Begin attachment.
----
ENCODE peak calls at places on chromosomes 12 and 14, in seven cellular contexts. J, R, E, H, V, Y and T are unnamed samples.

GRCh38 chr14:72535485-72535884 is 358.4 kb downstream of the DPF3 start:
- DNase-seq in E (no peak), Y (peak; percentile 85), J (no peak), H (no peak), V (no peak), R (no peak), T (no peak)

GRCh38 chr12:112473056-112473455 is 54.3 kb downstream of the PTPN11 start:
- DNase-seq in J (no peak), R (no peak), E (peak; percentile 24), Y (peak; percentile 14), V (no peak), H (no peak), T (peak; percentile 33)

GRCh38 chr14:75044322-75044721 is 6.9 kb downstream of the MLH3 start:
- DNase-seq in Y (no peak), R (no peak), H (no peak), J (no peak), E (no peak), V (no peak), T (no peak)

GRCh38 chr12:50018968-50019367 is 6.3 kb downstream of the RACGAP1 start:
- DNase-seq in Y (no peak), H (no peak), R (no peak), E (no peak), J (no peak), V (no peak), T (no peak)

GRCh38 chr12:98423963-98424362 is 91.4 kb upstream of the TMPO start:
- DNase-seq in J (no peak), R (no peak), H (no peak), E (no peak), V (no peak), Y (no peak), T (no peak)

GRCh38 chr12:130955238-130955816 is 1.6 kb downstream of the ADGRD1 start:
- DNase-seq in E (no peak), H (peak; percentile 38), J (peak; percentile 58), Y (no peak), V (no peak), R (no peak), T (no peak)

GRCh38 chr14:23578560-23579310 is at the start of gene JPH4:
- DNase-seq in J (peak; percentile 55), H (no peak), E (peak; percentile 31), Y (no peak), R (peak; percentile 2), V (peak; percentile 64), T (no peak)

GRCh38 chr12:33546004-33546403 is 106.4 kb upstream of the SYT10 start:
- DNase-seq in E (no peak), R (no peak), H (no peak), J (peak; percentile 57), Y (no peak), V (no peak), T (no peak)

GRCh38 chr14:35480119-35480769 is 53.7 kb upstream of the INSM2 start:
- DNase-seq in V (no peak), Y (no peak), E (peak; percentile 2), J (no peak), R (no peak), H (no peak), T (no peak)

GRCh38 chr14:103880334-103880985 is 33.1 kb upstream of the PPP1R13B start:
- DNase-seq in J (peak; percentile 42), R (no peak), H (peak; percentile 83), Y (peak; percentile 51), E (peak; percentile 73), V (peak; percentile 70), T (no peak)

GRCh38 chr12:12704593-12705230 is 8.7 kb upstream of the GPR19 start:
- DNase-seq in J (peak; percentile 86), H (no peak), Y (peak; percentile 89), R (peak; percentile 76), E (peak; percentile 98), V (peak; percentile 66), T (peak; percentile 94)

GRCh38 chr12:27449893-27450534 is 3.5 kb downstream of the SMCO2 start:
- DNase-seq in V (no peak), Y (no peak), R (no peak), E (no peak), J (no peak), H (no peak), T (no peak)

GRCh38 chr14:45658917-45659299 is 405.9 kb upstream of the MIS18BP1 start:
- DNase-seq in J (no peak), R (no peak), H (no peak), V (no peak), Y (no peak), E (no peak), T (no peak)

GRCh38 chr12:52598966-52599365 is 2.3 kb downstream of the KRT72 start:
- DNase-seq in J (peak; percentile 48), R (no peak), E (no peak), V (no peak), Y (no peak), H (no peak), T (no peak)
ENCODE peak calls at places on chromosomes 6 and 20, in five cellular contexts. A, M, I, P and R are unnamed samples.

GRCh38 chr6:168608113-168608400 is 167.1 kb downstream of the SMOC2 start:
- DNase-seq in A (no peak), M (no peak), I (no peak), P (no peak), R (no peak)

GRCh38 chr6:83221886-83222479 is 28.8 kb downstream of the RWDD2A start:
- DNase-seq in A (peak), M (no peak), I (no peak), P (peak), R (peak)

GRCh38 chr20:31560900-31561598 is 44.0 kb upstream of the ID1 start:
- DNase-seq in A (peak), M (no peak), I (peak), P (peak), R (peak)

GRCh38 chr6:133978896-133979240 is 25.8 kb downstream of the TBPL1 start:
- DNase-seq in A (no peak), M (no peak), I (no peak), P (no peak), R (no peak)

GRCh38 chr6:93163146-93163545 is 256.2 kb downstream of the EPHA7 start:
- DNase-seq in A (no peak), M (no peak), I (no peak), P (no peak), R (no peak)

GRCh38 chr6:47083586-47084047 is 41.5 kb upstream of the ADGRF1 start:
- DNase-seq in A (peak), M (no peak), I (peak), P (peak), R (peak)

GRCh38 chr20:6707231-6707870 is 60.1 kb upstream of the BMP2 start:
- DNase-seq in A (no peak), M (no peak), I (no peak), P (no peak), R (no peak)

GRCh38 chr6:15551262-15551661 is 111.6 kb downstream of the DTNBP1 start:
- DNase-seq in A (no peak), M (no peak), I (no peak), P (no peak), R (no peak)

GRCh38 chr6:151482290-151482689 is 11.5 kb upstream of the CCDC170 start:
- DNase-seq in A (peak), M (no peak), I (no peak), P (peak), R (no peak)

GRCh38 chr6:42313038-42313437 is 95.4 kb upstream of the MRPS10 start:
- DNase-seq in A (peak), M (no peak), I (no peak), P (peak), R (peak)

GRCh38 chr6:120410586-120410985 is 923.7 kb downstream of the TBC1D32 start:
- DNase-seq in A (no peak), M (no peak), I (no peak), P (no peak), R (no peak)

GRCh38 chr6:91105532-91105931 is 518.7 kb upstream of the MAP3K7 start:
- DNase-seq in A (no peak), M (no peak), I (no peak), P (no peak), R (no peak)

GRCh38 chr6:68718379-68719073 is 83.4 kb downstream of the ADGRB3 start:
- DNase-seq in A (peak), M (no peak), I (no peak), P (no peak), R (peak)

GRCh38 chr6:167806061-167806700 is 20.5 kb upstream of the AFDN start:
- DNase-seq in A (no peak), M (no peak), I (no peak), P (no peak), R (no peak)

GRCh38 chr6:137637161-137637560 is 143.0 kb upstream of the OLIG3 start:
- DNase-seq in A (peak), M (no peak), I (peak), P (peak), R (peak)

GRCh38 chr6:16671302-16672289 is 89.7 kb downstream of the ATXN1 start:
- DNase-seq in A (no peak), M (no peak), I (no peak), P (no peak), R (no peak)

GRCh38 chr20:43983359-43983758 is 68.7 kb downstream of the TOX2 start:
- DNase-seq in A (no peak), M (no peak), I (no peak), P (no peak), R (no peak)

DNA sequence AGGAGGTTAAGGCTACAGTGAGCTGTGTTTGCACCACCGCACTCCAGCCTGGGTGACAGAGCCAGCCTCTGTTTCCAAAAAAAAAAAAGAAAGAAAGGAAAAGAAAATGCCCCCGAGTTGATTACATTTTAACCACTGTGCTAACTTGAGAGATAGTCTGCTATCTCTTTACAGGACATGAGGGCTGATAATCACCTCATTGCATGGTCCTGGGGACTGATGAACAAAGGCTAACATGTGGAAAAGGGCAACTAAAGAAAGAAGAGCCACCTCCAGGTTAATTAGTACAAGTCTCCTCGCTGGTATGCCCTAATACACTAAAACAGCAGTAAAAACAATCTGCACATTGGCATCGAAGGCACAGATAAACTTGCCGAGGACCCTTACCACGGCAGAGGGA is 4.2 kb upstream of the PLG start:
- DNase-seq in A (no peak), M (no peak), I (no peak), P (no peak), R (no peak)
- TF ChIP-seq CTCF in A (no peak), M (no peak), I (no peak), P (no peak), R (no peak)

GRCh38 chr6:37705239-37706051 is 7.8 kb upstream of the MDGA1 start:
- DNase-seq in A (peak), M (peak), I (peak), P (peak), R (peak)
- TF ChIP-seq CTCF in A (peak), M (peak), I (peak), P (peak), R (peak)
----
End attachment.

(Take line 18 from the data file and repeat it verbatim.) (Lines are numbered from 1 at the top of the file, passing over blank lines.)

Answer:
GRCh38 chr14:35480119-35480769 is 53.7 kb upstream of the INSM2 start: